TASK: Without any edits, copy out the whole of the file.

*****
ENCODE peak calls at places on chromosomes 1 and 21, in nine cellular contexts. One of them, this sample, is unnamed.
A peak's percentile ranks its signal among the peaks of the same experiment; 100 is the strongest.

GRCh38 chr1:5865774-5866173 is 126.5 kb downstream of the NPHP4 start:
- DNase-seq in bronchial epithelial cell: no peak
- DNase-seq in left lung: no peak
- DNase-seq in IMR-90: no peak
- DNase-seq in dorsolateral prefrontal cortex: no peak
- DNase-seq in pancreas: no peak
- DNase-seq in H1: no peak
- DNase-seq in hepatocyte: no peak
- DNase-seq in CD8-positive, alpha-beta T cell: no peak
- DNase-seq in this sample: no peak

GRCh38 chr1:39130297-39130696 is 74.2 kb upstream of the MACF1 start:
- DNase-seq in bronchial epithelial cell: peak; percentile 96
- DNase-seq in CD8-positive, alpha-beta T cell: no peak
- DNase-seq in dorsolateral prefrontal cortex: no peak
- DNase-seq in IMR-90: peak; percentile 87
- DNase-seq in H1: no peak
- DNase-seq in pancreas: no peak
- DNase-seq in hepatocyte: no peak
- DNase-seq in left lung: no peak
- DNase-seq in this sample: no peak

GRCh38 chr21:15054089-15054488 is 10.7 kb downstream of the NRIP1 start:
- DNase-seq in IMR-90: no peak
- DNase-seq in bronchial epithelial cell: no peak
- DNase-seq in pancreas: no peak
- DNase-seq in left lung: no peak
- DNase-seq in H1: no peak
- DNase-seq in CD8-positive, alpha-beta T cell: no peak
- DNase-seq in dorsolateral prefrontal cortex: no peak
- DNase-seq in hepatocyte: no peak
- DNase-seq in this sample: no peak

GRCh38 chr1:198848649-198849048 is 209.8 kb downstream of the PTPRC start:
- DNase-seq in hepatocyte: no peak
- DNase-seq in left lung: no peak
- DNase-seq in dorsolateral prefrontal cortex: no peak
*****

ENCODE peak calls at places on chromosomes 1 and 21, in nine cellular contexts. One of them, this sample, is unnamed.
A peak's percentile ranks its signal among the peaks of the same experiment; 100 is the strongest.

GRCh38 chr1:5865774-5866173 is 126.5 kb downstream of the NPHP4 start:
- DNase-seq in bronchial epithelial cell: no peak
- DNase-seq in left lung: no peak
- DNase-seq in IMR-90: no peak
- DNase-seq in dorsolateral prefrontal cortex: no peak
- DNase-seq in pancreas: no peak
- DNase-seq in H1: no peak
- DNase-seq in hepatocyte: no peak
- DNase-seq in CD8-positive, alpha-beta T cell: no peak
- DNase-seq in this sample: no peak

GRCh38 chr1:39130297-39130696 is 74.2 kb upstream of the MACF1 start:
- DNase-seq in bronchial epithelial cell: peak; percentile 96
- DNase-seq in CD8-positive, alpha-beta T cell: no peak
- DNase-seq in dorsolateral prefrontal cortex: no peak
- DNase-seq in IMR-90: peak; percentile 87
- DNase-seq in H1: no peak
- DNase-seq in pancreas: no peak
- DNase-seq in hepatocyte: no peak
- DNase-seq in left lung: no peak
- DNase-seq in this sample: no peak

GRCh38 chr21:15054089-15054488 is 10.7 kb downstream of the NRIP1 start:
- DNase-seq in IMR-90: no peak
- DNase-seq in bronchial epithelial cell: no peak
- DNase-seq in pancreas: no peak
- DNase-seq in left lung: no peak
- DNase-seq in H1: no peak
- DNase-seq in CD8-positive, alpha-beta T cell: no peak
- DNase-seq in dorsolateral prefrontal cortex: no peak
- DNase-seq in hepatocyte: no peak
- DNase-seq in this sample: no peak

GRCh38 chr1:198848649-198849048 is 209.8 kb downstream of the PTPRC start:
- DNase-seq in hepatocyte: no peak
- DNase-seq in left lung: no peak
- DNase-seq in dorsolateral prefrontal cortex: no peak